In the days leading up to the final competition, Miss Myanmar Thuzar Wint Lwin, who made the top 21, made waves when she used her time in the spotlight to bring attention to the coup in her country.

“Our people are dying and being shot by the military every day,” she said during her biographical video, which showed photos of her taking part in the anti-coup protests. “Therefore I would like to urge everyone to speak out about Myanmar.”

Natasha Joubert, Miss Universe South Africa 2020 competes on stage in Ema Savahl swimwear during the MISS UNIVERSE® Preliminary Competition.

She also won the award for best national costume: during that competition segment on Thursday, she wore an outfit beaded in traditional Burmese patterns and held up a sign that said, “Pray for Myanmar.”

Myanmar has been in uproar since February 1, when the army ousted civilian leader Aung San Suu Kyi.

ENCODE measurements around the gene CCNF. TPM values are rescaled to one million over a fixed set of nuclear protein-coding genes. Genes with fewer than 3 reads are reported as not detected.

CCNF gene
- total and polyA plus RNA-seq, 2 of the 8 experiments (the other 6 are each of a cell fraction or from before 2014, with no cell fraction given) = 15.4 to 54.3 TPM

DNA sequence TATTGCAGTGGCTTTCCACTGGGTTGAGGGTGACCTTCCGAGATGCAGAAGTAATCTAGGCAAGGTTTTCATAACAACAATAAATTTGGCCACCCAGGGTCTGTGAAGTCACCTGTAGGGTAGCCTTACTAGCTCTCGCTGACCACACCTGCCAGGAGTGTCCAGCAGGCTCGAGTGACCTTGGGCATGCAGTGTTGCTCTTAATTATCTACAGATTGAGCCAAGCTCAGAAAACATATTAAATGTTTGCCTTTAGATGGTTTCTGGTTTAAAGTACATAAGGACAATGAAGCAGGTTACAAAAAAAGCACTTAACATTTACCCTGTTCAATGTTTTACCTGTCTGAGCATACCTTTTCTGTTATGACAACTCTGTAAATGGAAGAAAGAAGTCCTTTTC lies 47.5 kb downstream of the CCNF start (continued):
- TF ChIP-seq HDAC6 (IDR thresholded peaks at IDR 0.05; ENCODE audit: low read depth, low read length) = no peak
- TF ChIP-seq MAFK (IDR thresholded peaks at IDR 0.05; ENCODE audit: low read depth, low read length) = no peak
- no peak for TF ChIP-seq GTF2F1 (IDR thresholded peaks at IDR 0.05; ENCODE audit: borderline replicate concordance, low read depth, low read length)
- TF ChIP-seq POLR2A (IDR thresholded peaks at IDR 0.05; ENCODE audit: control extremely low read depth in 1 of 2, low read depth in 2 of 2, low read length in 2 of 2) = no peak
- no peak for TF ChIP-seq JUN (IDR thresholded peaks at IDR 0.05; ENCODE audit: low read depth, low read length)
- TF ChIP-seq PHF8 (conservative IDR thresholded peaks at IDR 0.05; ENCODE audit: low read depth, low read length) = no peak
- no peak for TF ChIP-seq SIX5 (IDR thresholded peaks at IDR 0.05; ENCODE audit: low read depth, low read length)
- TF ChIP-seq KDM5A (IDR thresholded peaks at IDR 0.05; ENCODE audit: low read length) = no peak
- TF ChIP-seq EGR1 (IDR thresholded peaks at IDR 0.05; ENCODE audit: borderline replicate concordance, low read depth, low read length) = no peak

At least 796 people have been killed by security forces since then, according to a local monitoring group, while nearly 4 000 people are behind bars.

Miss Singapore Bernadette Belle Ong – who did not make the top 21 – also used the national costume portion to make a political statement.

Dressed in a glittering red bodysuit and matching thigh-high boots, she turned around to reveal her cape – in the colours of the Singaporean flag – was painted with the words “Stop Asian Hate.”

“What is this platform for if I can’t use it to send a strong message of resistance against prejudice and violence?” she wrote on Instagram alongside pictures of her outfit.

The United States in particular has seen a surge in anti-Asian violence in the past year, which activists have blamed on former president Donald Trump’s rhetoric, especially his repeated description of Covid-19 as the “China virus.”

The pageant has also drawn criticism in the past for objectifying the contestants.

In recent years, the competition has shifted image, focusing more on female empowerment and activism.